Balancing my privilege with the legitimacy of my own identity and emotions has been challenging, and it pushes me into a constant state of expressing myself and holding back. I’m still learning about how I can hit the sweet spot between taking up space that isn’t mine, and allowing myself to see myself as a legitimately queer being.
For me, pride is about the aspiration that someday I will go back to my family, my school and college and talk from the bottom of my heart about who I am and why I never stood up to people when I had the choice.
We are all gifted with the innate ability to feel and recognise love as an emotion and expression. But we are never taught about how to use it and how important it is to accept that love exists in many forms. I guess we really need to learn how to USE our love, i.e., Understand, Support and Embrace the love that we have for ourselves, and the love we have to share with the world.
Rafiul Alom Rahman is the founder of The Queer Muslim Project (2017), and of the Delhi University Queer Collective (2014). In an interview with Avali and Arunima from The YP Foundation, he talks about the challenges of organising around queer issues and politics within university spaces, about the queer movement in India, and about the importance of The Queer Muslim Project - not only in the lives of Muslim-queers, but also in the larger socio-political context of the country.
As part of the KYBKYR Programme, TYPF transacts in community based comprehensive sexuality education (CSE) sessions with girls and young women in partnership with field based organizations. At the end of this year’s phase of work, girls from one of the centres (Samarpan organization in Kishangarh, Delhi) ran a facilitated campaign on sexual harassment in public spaces to engage with their mothers and other community members on the issue.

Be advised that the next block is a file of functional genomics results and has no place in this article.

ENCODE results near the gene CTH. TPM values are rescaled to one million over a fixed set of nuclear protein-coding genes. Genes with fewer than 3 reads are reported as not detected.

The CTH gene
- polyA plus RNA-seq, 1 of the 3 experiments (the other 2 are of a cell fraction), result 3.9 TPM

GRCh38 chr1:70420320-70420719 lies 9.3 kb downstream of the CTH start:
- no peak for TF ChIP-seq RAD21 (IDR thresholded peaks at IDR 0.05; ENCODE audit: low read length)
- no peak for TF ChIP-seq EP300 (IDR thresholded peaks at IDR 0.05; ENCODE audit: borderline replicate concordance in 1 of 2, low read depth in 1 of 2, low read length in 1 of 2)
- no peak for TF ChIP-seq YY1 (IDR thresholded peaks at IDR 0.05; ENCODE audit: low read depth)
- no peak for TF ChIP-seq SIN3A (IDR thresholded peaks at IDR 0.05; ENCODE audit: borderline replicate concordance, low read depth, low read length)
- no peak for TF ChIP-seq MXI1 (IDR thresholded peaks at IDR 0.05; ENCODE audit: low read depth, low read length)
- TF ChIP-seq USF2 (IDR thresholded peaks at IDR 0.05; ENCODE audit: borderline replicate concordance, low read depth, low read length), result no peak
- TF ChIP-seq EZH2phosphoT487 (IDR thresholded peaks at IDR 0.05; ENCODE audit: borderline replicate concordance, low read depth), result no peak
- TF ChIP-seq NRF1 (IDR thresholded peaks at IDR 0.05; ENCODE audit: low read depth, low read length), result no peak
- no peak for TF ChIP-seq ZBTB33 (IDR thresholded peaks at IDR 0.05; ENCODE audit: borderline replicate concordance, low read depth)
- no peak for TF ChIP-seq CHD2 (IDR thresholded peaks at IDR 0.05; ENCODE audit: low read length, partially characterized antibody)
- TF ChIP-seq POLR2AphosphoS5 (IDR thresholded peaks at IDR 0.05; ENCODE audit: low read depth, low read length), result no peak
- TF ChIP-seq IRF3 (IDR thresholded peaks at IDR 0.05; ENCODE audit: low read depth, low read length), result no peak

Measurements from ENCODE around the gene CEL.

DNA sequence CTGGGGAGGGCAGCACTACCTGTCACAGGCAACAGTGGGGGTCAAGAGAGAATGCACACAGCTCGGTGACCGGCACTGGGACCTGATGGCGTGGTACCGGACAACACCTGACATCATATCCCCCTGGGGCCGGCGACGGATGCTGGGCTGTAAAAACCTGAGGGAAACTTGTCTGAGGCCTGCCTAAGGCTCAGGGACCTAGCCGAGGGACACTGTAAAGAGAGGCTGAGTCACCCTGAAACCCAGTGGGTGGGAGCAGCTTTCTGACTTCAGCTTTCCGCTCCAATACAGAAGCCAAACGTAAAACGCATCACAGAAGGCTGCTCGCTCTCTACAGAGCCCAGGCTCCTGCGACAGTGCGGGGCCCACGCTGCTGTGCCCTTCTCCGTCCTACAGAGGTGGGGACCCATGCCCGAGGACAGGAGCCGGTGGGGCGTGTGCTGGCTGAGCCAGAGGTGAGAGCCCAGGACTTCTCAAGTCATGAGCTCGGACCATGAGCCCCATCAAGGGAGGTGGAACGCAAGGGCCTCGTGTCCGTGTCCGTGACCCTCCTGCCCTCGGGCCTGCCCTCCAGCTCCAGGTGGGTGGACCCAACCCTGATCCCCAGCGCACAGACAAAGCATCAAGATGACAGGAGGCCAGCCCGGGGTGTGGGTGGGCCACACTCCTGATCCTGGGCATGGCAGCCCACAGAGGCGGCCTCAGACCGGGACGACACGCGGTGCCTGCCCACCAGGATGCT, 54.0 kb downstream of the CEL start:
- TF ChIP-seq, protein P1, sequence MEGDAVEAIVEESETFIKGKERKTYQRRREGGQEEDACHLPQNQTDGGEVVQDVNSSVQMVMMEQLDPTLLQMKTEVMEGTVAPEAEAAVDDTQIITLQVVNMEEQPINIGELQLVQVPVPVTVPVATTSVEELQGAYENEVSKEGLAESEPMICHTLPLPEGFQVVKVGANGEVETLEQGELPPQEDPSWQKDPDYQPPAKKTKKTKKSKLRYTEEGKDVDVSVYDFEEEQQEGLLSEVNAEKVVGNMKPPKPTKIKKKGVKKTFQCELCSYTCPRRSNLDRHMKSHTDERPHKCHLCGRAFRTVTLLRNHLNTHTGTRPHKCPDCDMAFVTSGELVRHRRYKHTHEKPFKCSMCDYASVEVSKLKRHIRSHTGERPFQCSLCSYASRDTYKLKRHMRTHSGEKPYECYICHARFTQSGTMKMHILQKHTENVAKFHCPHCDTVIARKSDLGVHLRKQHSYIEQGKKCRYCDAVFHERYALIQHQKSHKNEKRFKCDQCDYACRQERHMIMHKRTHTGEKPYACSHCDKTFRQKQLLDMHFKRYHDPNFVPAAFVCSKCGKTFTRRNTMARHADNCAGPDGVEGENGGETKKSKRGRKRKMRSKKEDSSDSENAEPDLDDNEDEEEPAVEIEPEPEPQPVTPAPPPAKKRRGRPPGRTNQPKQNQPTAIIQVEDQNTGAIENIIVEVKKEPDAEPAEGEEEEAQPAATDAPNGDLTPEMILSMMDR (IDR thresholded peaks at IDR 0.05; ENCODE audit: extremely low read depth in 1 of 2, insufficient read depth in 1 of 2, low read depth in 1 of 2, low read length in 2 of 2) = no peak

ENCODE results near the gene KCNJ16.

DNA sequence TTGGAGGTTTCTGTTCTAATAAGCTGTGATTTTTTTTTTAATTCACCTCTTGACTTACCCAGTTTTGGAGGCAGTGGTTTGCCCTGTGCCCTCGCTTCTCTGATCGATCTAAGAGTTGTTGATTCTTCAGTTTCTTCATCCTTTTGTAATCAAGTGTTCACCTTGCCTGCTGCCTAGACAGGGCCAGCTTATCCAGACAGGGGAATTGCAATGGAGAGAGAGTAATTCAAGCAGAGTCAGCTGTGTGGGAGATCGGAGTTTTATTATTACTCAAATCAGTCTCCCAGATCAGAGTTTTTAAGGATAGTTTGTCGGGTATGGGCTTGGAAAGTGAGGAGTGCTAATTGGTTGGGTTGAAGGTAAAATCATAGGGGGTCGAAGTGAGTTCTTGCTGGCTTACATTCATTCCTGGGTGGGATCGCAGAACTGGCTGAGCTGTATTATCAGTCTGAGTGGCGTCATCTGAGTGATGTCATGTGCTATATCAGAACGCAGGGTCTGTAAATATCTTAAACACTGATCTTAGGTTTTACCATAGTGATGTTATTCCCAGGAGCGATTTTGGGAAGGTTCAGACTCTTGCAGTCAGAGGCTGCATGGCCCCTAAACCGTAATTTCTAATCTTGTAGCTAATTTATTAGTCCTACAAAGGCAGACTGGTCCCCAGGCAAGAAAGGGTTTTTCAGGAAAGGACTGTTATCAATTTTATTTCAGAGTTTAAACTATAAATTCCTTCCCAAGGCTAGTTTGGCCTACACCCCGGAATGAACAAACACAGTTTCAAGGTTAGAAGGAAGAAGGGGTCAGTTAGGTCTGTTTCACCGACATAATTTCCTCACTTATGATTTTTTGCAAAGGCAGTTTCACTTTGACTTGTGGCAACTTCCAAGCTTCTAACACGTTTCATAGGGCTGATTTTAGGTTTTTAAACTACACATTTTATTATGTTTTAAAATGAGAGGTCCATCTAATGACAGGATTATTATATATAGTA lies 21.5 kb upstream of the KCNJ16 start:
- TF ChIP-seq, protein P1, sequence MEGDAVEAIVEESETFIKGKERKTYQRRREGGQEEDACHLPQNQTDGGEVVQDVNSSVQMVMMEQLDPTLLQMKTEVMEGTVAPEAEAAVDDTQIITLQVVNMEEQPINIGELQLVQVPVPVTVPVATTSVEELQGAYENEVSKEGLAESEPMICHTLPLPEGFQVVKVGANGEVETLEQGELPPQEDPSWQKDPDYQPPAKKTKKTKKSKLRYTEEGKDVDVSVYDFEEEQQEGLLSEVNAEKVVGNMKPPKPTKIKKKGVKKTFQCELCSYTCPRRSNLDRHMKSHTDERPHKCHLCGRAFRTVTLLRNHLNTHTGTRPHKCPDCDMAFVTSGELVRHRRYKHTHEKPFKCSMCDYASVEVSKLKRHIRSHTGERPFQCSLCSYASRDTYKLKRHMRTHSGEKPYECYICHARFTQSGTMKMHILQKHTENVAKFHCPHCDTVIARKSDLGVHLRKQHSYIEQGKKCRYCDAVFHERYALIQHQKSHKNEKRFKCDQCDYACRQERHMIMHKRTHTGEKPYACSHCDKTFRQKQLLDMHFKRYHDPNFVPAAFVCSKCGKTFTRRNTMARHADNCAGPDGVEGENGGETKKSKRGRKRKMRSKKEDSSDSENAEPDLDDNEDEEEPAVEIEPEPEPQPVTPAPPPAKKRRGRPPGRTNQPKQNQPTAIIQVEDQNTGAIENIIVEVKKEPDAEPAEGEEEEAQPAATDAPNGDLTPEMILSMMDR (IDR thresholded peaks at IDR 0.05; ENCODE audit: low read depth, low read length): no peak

With March being celebrated as ‘Women's History Month’, TYPF highlighted key moments in the history of women’s rights through 3 projects – a collection of essays, an interview series, and a crowd-sourced visual media project. The focus of these projects was women, their challenges, their fight, their history and their present.
आवेदन भेजने की अंतिम तिथि 5 जून 2017 है!
The Samvidhan Live- The Jagrik Project is a nationwide initiative that aims to build young people’s awareness of their fundamental rights and duties as citizens of India. The project engaged young people between the ages of 12 and 25 over a 8-week period, to undertake a series of community and self-reflective tasks associated with different fundamental rights and duties.
You may have spotted posters from train windows, as you enter stations, or at traffic signals that offer to solve your ‘sex problems’. Right from these unremarkable flyers touting unregistered medical practitioners, to over-the-counter (OTC) contraceptives that are dealt, as though, to fugitives, and the dark coloured polyethene bags that seal off sanitary napkins from the outside gaze, the enigma that surrounds transactions of sexual and reproductive health (SRH) services in the country, is only comparable to that which surrounds illicit drug trade.